At the webinar Governance and Media in an age of Misinformation, guests heard that firms including Facebook and Twitter had allowed misinformation to flourish over the last decade and the consequences had started to become tangible in recent events such as the storming of the US capitol and in COVID-19 conspiracy theories.
Panellists at the event, on 18 February, included Damian Collins MP, co-founder of Infotagion, Brooke Binkowski, journalist with the Truth or Fiction website, Professor Helen Margetts, from the Oxford Internet Institute, and Carl Miller, research director of the Centre for the Analysis of Social Media.
The audience heard about the impact on misinformation on journalism, its role in shaping political discourse, its implications on efforts to tackle COVID-19 and its weaponisation by malicious actors.
Mr Collins told the audience: “It used to be that the worst thing someone could do was go to Hyde Park Corner and shout their views at anyone who would listen but now, through social media, these views have the potential to reach millions of people around the world.”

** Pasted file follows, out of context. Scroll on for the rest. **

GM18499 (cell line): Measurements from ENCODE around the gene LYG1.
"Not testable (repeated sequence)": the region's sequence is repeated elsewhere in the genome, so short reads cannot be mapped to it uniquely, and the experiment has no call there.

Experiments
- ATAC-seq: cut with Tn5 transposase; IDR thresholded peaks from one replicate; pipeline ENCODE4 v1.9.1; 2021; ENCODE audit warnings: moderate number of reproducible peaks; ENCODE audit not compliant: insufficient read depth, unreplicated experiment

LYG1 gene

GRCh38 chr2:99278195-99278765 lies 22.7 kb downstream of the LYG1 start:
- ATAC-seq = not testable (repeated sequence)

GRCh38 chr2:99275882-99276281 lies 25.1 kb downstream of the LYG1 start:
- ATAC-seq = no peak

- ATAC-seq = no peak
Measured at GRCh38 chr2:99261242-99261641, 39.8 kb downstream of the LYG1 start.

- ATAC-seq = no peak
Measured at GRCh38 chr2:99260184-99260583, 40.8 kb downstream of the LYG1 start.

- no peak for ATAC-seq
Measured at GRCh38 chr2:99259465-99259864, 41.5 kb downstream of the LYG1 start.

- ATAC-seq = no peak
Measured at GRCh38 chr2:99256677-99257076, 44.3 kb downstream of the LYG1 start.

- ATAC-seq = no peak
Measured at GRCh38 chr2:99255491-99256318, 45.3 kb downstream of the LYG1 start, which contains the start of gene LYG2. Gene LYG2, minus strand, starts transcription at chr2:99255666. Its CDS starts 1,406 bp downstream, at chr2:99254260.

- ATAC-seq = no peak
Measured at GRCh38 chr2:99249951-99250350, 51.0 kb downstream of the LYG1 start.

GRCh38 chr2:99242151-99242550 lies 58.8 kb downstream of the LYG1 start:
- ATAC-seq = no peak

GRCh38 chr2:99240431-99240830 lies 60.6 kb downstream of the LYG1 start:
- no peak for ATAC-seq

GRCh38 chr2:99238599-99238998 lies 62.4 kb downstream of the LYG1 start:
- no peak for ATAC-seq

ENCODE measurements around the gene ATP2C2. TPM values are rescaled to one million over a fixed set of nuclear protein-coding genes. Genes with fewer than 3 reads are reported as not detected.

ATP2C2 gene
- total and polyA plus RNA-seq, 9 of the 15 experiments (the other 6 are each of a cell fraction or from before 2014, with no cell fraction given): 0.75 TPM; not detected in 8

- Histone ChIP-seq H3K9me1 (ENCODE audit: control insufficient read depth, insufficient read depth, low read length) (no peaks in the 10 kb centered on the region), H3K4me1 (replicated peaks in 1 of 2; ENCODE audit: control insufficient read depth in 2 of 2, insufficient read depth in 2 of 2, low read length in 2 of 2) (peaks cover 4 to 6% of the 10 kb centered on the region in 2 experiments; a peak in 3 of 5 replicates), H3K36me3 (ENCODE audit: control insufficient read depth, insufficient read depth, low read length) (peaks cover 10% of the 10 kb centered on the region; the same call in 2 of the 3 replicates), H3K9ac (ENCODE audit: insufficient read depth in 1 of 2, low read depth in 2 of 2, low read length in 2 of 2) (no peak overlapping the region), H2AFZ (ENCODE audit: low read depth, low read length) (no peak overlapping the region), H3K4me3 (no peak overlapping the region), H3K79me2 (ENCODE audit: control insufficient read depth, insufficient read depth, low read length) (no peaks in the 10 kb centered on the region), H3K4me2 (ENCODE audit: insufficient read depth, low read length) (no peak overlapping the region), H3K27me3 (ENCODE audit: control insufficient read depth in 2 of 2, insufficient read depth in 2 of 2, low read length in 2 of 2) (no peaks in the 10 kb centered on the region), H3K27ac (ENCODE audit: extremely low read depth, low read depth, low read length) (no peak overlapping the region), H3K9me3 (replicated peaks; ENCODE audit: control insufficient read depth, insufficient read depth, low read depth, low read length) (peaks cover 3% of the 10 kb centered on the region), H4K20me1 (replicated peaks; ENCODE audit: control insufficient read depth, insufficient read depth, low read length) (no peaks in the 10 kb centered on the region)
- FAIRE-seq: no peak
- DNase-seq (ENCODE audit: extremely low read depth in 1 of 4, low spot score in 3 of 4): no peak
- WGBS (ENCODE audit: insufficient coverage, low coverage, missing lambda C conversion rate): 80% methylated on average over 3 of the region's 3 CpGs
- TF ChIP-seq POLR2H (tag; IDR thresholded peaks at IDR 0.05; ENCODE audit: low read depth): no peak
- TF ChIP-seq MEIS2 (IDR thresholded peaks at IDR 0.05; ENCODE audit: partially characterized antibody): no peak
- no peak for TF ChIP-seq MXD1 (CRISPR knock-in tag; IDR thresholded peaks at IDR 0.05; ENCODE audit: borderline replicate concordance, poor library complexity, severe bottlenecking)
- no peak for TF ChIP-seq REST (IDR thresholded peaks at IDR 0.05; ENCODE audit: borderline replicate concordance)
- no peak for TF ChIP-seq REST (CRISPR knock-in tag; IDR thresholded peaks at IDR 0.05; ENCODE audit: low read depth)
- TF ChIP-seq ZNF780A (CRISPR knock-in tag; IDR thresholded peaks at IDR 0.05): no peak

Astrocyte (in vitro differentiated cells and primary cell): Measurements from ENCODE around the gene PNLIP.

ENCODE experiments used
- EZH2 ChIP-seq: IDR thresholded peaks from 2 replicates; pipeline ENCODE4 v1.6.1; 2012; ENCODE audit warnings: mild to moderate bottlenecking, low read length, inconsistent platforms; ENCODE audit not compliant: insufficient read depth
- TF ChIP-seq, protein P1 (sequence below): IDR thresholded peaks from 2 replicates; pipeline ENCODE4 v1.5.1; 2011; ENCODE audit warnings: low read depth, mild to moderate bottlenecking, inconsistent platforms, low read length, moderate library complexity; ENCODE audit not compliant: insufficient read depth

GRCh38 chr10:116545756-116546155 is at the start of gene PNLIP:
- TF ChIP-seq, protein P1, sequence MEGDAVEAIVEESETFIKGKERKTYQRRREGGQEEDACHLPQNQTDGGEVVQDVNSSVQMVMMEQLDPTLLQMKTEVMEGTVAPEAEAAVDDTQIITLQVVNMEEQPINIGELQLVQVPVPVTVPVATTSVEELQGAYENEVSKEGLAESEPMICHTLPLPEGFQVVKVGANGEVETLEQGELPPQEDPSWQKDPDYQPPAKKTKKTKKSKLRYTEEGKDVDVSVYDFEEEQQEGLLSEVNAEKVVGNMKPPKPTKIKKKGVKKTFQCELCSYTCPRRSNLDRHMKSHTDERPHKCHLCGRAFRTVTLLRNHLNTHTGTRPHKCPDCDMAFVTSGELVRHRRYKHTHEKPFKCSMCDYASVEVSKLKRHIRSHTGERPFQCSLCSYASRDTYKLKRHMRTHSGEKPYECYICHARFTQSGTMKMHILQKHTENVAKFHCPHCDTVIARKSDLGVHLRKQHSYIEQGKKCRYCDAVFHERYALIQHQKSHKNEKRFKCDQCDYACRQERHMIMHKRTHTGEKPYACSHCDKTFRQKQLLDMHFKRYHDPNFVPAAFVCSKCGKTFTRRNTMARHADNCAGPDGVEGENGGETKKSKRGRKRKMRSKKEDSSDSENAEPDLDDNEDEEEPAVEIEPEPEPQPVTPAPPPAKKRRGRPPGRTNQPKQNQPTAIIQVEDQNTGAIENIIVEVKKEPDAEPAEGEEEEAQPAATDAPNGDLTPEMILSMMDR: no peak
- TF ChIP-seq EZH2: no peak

Mr Collins said he “couldn’t believe” conspiracy theory movements such as QAnon would ever have been able to flourish without the aid of social media and its system of algorithms.
Ms Binkowski said Facebook had shown through its recent news ban in Australia that it had the power to act quickly and on a wide scale if it chose to do so but she stressed that social media users also had a role to play.
She said: “If you see a politician promoting what you know to be untrue, call them out on it. You have a responsibility to act if you see disinformation.”
The event was part of the School of Politics and Economics Practitioner Series, which continues on 4 March with Civil Service Reform: From Fulton to Cummings. You can find out more here.